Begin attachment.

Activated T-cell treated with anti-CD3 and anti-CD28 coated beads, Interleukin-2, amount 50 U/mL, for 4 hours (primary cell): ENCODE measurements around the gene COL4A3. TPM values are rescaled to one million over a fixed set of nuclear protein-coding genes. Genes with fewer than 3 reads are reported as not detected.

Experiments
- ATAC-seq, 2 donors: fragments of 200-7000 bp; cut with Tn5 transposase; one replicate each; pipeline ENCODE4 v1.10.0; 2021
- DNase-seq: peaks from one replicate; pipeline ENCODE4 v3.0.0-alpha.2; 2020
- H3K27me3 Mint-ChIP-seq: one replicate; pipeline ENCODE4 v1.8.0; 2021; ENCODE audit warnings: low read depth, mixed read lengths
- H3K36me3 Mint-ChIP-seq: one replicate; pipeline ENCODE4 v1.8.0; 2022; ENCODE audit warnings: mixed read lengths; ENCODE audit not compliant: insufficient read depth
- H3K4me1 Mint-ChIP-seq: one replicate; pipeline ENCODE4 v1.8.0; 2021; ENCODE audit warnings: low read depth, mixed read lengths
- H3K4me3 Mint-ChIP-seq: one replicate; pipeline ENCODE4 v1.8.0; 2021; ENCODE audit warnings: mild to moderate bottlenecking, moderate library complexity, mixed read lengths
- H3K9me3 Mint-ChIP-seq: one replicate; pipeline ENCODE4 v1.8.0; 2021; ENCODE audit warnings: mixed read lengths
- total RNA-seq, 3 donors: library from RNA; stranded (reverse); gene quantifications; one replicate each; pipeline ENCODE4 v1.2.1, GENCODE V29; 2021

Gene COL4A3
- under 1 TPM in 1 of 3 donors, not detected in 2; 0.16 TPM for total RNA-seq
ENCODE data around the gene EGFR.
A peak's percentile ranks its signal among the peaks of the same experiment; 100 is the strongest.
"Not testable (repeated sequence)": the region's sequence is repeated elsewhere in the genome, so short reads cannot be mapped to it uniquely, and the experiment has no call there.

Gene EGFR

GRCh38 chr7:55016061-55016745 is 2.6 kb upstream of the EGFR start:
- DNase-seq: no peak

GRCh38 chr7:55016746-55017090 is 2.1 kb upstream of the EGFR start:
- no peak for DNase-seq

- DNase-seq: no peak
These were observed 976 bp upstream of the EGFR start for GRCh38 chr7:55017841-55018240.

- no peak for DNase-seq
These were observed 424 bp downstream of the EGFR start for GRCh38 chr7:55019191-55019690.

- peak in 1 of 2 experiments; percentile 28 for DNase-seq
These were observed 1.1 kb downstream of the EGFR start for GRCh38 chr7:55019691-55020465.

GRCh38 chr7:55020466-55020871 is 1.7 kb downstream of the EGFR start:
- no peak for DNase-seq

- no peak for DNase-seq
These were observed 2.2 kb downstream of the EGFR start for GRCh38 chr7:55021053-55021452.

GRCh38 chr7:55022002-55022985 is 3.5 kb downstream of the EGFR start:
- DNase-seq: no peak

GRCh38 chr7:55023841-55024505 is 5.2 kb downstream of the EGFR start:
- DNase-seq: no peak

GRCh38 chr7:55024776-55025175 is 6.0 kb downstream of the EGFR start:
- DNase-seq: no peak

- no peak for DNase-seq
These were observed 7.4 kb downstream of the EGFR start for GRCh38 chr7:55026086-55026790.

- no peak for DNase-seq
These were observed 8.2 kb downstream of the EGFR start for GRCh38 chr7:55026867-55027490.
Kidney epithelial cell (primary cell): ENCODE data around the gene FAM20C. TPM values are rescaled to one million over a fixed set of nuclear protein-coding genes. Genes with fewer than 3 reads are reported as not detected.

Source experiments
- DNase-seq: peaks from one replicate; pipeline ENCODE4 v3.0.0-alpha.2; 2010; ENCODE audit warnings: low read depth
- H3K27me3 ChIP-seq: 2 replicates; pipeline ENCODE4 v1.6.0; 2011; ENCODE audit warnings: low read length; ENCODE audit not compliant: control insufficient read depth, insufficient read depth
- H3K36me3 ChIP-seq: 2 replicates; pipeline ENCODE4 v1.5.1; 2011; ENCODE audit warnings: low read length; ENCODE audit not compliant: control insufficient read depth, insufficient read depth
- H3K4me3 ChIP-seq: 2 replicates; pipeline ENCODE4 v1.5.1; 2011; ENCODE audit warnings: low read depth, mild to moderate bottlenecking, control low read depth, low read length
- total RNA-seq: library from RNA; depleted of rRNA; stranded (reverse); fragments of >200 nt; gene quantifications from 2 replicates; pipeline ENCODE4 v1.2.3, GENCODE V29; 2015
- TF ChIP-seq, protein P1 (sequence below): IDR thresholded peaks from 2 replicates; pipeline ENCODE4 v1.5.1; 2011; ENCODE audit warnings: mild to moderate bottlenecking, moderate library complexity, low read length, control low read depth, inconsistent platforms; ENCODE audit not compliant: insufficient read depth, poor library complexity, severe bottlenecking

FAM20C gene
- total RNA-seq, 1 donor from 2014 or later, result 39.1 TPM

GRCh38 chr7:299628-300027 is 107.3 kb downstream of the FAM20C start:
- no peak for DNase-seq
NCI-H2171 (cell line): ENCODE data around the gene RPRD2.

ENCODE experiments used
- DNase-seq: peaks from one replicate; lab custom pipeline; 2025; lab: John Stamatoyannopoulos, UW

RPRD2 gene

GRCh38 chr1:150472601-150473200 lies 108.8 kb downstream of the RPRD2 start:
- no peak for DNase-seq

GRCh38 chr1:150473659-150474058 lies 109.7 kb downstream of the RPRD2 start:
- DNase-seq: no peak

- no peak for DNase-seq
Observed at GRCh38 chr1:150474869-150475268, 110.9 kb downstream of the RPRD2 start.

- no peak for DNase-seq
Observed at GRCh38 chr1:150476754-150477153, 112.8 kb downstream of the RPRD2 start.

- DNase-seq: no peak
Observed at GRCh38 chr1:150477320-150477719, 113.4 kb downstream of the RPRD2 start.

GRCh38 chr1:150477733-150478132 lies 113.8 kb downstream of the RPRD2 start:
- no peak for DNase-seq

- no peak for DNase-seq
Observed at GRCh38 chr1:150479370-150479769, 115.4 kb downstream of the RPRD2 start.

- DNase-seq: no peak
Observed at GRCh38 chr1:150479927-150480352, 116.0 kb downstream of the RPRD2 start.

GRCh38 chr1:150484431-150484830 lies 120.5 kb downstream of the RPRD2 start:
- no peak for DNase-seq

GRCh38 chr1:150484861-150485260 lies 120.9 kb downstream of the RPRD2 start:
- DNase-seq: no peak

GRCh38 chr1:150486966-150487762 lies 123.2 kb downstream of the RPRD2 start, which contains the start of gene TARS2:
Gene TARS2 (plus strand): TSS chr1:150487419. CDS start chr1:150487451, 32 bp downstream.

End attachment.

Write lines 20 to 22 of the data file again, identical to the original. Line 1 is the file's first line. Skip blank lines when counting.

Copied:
- no peak for DNase-seq

- DNase-seq: no peak
These were observed 976 bp upstream of the EGFR start for GRCh38 chr7:55017841-55018240.